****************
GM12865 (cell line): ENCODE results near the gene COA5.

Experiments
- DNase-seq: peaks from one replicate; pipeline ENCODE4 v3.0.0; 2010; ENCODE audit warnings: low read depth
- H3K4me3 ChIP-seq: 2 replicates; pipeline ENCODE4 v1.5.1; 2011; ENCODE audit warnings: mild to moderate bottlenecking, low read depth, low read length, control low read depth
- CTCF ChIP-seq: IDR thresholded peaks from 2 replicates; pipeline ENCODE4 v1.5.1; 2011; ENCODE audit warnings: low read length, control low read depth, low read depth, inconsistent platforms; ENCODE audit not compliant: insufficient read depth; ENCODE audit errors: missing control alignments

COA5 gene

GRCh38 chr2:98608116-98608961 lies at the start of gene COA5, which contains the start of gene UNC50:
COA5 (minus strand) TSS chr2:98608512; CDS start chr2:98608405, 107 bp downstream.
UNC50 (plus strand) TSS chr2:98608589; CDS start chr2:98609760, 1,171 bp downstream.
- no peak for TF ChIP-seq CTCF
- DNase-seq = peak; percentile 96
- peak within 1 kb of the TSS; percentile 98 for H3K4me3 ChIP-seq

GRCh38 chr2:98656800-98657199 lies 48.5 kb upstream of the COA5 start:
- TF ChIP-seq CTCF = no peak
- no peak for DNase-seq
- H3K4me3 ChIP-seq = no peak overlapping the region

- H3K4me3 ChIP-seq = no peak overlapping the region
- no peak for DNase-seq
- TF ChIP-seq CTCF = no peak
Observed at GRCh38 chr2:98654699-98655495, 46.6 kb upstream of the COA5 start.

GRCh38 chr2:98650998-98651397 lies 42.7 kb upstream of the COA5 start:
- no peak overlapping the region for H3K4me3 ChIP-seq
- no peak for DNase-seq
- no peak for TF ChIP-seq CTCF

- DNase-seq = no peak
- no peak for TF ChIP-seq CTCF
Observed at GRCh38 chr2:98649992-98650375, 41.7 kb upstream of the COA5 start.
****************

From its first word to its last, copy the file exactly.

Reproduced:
GM12865 (cell line): ENCODE results near the gene COA5.

Experiments
- DNase-seq: peaks from one replicate; pipeline ENCODE4 v3.0.0; 2010; ENCODE audit warnings: low read depth
- H3K4me3 ChIP-seq: 2 replicates; pipeline ENCODE4 v1.5.1; 2011; ENCODE audit warnings: mild to moderate bottlenecking, low read depth, low read length, control low read depth
- CTCF ChIP-seq: IDR thresholded peaks from 2 replicates; pipeline ENCODE4 v1.5.1; 2011; ENCODE audit warnings: low read length, control low read depth, low read depth, inconsistent platforms; ENCODE audit not compliant: insufficient read depth; ENCODE audit errors: missing control alignments

COA5 gene

GRCh38 chr2:98608116-98608961 lies at the start of gene COA5, which contains the start of gene UNC50:
COA5 (minus strand) TSS chr2:98608512; CDS start chr2:98608405, 107 bp downstream.
UNC50 (plus strand) TSS chr2:98608589; CDS start chr2:98609760, 1,171 bp downstream.
- no peak for TF ChIP-seq CTCF
- DNase-seq = peak; percentile 96
- peak within 1 kb of the TSS; percentile 98 for H3K4me3 ChIP-seq

GRCh38 chr2:98656800-98657199 lies 48.5 kb upstream of the COA5 start:
- TF ChIP-seq CTCF = no peak
- no peak for DNase-seq
- H3K4me3 ChIP-seq = no peak overlapping the region

- H3K4me3 ChIP-seq = no peak overlapping the region
- no peak for DNase-seq
- TF ChIP-seq CTCF = no peak
Observed at GRCh38 chr2:98654699-98655495, 46.6 kb upstream of the COA5 start.

GRCh38 chr2:98650998-98651397 lies 42.7 kb upstream of the COA5 start:
- no peak overlapping the region for H3K4me3 ChIP-seq
- no peak for DNase-seq
- no peak for TF ChIP-seq CTCF

- DNase-seq = no peak
- no peak for TF ChIP-seq CTCF
Observed at GRCh38 chr2:98649992-98650375, 41.7 kb upstream of the COA5 start.